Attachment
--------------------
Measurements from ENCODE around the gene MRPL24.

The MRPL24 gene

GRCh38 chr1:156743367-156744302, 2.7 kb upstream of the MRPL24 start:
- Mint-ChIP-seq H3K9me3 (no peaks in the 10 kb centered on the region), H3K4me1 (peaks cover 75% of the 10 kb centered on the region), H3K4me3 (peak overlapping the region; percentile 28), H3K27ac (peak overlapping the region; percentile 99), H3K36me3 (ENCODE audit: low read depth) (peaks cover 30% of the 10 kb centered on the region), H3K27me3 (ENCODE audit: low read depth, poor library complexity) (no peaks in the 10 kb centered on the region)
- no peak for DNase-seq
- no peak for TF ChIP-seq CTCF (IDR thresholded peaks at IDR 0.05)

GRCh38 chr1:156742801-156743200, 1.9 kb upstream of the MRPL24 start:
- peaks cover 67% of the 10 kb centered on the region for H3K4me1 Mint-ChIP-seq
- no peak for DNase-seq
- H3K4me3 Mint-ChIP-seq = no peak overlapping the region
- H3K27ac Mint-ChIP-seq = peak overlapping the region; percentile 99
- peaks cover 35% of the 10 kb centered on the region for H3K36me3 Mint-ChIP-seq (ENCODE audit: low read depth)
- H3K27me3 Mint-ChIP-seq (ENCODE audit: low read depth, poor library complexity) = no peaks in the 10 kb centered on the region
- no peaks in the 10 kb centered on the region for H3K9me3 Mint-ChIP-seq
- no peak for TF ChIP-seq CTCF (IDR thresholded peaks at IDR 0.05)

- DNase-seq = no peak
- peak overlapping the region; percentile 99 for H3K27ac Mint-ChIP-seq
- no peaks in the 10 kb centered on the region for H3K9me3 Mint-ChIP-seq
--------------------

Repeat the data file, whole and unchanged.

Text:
Measurements from ENCODE around the gene MRPL24.

The MRPL24 gene

GRCh38 chr1:156743367-156744302, 2.7 kb upstream of the MRPL24 start:
- Mint-ChIP-seq H3K9me3 (no peaks in the 10 kb centered on the region), H3K4me1 (peaks cover 75% of the 10 kb centered on the region), H3K4me3 (peak overlapping the region; percentile 28), H3K27ac (peak overlapping the region; percentile 99), H3K36me3 (ENCODE audit: low read depth) (peaks cover 30% of the 10 kb centered on the region), H3K27me3 (ENCODE audit: low read depth, poor library complexity) (no peaks in the 10 kb centered on the region)
- no peak for DNase-seq
- no peak for TF ChIP-seq CTCF (IDR thresholded peaks at IDR 0.05)

GRCh38 chr1:156742801-156743200, 1.9 kb upstream of the MRPL24 start:
- peaks cover 67% of the 10 kb centered on the region for H3K4me1 Mint-ChIP-seq
- no peak for DNase-seq
- H3K4me3 Mint-ChIP-seq = no peak overlapping the region
- H3K27ac Mint-ChIP-seq = peak overlapping the region; percentile 99
- peaks cover 35% of the 10 kb centered on the region for H3K36me3 Mint-ChIP-seq (ENCODE audit: low read depth)
- H3K27me3 Mint-ChIP-seq (ENCODE audit: low read depth, poor library complexity) = no peaks in the 10 kb centered on the region
- no peaks in the 10 kb centered on the region for H3K9me3 Mint-ChIP-seq
- no peak for TF ChIP-seq CTCF (IDR thresholded peaks at IDR 0.05)

- DNase-seq = no peak
- peak overlapping the region; percentile 99 for H3K27ac Mint-ChIP-seq
- no peaks in the 10 kb centered on the region for H3K9me3 Mint-ChIP-seq